Your Path to Becoming a Phlebotomist

Phlebotomists are healthcare professionals who are responsible for drawing from patients and running it through various medical tests for diagnosis. Under this title they must update patient records, clean and sterilize medical equipment, check vitals, and send urine and fecal samples for lab testing.

Many different types of healthcare professionals employ phlebotomists for their skills including; medical assistants, paramedics, and clinical laboratory scientists. Employees can help reduce the need for large amounts of other workers by taking on the full load of blood processing. Their work environments can be at hospitals or clinics or immobile, involving travelling long distances or conducting blood drives open to the public.

Step 1 Education

School requirements for a phlebotomy career are very minimal. With a high school diploma or equivalent, students can complete a 6 week training course at a vocational or trade school to become qualified or they may complete a one year study of anatomy, patient interaction, medical ethics, universal standards and procedures, and blood collection techniques. The American Society for Clinical Pathology (ASCP), American Medical Technologists (AMT) and the American Society for Phlebotomy Technicians (ASPT) are organizations that offer national certification in schools in order for one to become a certified phlebotomy technician.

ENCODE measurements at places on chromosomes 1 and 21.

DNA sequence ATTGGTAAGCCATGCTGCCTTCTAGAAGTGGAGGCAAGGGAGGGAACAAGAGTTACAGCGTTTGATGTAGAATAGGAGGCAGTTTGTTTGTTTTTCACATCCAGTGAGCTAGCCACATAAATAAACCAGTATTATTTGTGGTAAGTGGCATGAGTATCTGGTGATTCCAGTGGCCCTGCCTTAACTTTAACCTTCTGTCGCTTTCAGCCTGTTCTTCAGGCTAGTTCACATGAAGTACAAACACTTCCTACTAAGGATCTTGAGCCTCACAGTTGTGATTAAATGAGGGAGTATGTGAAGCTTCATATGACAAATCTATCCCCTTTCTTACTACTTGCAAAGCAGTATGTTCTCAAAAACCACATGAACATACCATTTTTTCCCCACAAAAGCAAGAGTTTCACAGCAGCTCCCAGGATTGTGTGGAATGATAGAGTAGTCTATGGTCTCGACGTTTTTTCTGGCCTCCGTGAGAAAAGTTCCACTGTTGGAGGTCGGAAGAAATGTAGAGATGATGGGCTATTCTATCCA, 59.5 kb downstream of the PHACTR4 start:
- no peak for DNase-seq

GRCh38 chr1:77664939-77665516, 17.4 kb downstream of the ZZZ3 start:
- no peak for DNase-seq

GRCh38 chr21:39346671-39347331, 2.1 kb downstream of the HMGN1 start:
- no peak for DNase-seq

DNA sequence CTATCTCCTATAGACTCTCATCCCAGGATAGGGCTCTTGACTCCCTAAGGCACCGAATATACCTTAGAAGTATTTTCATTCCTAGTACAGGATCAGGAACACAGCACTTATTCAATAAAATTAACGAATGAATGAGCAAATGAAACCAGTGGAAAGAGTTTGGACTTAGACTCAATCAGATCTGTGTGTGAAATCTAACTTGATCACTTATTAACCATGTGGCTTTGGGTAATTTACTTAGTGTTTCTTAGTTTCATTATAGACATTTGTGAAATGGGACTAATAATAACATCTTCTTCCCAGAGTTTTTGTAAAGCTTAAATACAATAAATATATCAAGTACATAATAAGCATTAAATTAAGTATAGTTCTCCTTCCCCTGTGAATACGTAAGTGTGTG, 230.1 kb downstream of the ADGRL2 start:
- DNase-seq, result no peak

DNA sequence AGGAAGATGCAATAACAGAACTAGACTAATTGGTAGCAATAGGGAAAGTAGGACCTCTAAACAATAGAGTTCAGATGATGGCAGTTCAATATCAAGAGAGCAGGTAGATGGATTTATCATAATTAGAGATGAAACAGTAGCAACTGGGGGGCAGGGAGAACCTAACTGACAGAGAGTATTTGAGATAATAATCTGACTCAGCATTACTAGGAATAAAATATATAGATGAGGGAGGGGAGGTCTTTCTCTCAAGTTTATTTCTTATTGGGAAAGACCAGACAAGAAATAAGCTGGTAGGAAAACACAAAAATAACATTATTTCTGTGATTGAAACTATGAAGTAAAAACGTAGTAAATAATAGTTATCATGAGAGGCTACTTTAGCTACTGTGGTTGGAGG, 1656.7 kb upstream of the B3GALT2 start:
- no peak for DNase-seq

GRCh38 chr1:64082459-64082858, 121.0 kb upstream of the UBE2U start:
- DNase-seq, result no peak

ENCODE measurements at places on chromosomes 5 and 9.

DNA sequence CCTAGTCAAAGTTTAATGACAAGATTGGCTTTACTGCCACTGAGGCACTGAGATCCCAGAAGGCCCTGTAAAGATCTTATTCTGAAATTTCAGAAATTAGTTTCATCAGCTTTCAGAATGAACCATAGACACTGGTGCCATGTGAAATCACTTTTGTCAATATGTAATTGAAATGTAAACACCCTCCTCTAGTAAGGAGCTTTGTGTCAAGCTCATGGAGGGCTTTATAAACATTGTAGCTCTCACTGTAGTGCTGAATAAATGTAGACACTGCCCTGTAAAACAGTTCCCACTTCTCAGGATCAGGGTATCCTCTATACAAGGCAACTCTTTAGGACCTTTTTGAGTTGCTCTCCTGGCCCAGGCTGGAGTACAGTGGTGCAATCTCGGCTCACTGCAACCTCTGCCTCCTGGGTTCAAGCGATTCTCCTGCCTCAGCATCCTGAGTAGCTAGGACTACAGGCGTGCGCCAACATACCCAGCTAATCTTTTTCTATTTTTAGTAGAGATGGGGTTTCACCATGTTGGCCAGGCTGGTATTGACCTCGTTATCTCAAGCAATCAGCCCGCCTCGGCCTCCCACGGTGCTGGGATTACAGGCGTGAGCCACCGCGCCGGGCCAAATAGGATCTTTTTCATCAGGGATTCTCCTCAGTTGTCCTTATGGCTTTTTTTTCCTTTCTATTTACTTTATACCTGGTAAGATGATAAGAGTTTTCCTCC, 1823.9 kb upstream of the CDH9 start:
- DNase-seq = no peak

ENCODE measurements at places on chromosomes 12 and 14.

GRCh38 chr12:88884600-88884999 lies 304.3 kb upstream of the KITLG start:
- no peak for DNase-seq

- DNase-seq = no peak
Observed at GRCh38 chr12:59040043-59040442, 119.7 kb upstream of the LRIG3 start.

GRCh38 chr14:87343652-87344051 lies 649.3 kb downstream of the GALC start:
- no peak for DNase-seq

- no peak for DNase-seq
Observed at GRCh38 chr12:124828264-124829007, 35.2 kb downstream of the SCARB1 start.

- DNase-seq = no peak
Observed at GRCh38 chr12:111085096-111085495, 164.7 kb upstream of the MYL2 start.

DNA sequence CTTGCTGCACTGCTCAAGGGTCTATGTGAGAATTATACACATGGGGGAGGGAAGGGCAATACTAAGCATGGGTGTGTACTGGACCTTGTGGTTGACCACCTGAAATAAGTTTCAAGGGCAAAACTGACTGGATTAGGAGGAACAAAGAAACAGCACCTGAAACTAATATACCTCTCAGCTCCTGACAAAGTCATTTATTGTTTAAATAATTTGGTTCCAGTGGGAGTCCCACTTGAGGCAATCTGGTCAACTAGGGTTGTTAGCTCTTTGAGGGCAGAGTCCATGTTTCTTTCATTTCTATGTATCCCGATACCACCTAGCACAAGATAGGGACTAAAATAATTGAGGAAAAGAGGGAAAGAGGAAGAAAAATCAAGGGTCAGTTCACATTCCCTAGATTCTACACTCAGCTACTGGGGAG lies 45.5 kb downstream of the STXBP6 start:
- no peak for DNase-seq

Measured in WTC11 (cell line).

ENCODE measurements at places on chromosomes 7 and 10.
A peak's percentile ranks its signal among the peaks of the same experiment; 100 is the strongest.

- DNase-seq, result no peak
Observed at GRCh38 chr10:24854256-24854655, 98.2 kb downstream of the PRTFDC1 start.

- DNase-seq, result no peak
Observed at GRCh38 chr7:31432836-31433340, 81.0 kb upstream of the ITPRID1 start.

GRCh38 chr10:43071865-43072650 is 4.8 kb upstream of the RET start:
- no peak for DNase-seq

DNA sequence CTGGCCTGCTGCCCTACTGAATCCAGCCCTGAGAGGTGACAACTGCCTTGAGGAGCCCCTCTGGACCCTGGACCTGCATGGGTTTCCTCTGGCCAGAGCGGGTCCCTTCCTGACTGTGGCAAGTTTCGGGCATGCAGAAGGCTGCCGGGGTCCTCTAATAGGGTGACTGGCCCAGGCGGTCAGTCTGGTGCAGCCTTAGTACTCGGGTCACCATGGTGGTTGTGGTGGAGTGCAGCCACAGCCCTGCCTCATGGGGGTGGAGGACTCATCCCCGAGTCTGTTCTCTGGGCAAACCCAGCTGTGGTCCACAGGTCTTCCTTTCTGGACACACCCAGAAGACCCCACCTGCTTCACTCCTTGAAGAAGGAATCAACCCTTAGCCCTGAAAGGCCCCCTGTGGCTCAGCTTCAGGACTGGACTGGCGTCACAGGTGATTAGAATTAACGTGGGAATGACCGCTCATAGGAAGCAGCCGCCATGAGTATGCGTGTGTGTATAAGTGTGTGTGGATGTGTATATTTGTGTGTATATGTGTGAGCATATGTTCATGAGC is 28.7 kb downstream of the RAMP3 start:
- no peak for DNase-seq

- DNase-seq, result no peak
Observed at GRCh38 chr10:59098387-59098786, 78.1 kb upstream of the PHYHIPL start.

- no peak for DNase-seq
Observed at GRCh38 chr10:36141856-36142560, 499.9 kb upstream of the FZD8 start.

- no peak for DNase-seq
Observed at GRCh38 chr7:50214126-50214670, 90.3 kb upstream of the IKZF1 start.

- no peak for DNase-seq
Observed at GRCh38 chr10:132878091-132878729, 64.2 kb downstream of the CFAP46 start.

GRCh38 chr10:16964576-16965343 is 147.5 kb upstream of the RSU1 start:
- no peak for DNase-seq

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Step 2 Job Search

Average salary for phlebotomists is around $25,000 to $27,000 a year. Depending on location and experience in the field, one can expect to earn up to $35,000 annually.

Medical examinations are an integral part of everyday medical practice and blood sampling/testing plays a very large part in its processes. Job opportunities are expected to increase along with the constant growth of the overall medical industry.

Step 3 Career

Phlebotomists enjoy a typically 40 hour work week with medical benefits throughout their career. Many of them are responsible for part of massive blood drives. Without their contribution to the campaigns many healthcare facilities would be unable to go through with medical procedures, especially emergency situations, due to a lack of donor blood.

After some experience in the medical field, many phlebotomists can advance to lead technologist or, in rare cases, department manager. In order to advance farther many workers will return to school to gain further certification to become registered nurses, increasing their job opportunities and income by sometimes $20,000 more.